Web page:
In the area of spectrum allocation and sales, Teniola said the ICT industry needs further allocation and utilisation of spectra that would contribute to the growth of mobile broadband penetration in rural areas of the country and that the options presented at the Spectrum Trading Forum hosted by the Nigerian Communications Commission (NCC) in 2016, should be explored and implemented in 2017, specifically in consideration of the Nigerian terrain. He added that the migration of analogue TV to digital TV should be a major focus during 2017 and this should free up more broadband type spectra that will allow high speed or superfast broadband to be easily rolled out.
“Until these are achieved, 2017 may witness more ‘refarming’ of spectrum usage amongst the mobile network operators (MNOs) and a gradual push to 4G type speeds with NCC having to put in place more enforcement to ensure spectrum is effectively being used to meet service quality standards across the industry,” he said.
In the same vein, Ekuwem said the Digital Switch Over (DSO) plan by the federal government to migrate the country from analogue to digital broadcasting, should be given serious attention, since the successful migration will free up spectrums that would be used for broadband penetration.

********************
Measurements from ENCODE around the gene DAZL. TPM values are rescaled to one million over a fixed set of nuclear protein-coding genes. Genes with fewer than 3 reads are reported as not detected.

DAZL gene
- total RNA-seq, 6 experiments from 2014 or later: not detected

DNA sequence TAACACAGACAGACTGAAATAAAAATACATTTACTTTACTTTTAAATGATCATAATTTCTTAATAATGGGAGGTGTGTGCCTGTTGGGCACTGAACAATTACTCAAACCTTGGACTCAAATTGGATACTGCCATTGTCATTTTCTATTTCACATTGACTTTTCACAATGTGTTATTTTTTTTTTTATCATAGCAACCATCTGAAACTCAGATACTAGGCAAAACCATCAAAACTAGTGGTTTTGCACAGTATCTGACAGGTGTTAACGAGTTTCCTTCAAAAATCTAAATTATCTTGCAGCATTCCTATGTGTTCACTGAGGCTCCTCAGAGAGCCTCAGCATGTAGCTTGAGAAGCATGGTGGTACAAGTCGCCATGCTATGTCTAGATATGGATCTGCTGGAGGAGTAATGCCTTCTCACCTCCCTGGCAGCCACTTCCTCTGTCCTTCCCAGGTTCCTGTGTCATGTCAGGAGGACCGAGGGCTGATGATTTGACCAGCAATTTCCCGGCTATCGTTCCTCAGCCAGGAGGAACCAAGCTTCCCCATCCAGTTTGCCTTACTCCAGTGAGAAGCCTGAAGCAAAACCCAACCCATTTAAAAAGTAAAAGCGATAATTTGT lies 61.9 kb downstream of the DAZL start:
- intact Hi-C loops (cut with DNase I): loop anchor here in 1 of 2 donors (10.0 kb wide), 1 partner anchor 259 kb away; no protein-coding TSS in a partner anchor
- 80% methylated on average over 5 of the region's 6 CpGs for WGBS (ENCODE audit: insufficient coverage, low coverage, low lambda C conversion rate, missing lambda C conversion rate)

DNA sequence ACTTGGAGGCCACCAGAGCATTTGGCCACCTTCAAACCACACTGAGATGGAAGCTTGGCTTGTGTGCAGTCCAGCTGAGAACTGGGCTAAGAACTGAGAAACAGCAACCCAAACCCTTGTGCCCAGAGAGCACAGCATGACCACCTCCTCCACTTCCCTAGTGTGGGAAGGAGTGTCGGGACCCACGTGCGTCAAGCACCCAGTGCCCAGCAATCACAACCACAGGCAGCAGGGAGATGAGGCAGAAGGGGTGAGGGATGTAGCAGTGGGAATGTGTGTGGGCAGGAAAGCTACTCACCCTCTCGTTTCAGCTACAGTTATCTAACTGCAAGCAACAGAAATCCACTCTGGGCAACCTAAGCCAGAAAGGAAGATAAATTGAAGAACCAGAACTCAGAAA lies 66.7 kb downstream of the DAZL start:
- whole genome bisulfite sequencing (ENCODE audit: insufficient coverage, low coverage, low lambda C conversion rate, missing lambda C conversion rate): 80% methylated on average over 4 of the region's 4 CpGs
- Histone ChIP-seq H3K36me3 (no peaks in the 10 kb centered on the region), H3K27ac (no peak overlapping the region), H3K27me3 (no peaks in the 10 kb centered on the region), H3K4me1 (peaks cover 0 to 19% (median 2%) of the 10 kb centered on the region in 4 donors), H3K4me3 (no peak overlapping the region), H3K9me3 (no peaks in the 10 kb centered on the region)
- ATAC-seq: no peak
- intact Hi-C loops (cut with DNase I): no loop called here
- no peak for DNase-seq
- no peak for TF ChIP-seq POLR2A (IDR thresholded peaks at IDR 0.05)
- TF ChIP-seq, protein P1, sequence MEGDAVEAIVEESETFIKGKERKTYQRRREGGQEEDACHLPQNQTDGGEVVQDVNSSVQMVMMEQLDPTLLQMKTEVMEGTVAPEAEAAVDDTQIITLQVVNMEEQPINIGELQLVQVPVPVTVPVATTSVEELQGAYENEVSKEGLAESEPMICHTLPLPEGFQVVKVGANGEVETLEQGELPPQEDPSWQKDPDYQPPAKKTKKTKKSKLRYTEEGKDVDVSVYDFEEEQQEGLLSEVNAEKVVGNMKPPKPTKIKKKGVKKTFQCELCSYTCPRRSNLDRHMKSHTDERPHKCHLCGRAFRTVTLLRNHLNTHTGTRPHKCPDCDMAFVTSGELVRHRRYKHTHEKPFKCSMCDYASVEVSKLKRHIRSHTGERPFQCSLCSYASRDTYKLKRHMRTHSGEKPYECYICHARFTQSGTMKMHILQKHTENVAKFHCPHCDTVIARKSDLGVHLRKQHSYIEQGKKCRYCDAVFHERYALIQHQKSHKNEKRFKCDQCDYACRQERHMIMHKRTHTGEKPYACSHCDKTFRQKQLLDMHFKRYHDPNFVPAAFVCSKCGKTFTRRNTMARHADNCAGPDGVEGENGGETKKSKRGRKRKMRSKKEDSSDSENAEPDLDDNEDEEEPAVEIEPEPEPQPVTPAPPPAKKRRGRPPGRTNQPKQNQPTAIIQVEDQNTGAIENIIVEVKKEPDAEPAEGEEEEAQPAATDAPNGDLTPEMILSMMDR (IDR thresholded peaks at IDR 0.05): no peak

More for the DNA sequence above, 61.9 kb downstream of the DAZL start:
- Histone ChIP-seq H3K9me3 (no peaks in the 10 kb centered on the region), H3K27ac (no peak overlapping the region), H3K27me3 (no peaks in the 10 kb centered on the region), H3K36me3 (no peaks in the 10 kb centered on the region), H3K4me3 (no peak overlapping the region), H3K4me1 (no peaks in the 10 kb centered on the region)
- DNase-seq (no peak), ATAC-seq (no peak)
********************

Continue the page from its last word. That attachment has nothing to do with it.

In the area of broadband infrastructure and penetration, Teniola is of the view that 2017 is the year when we need to have implementable programmes in place to ensure we are on track to achieve the National Broadband Plan (NBP) of 30 per cent penetration by end of 2018. The ICT industry, he said, would need all the government agencies in charge of and responsible for infrastructure at state level to work with and support the roll-out of much needed fibre optic metro infrastructure that supports the whole eco-system to deliver on the promises made in the NBP.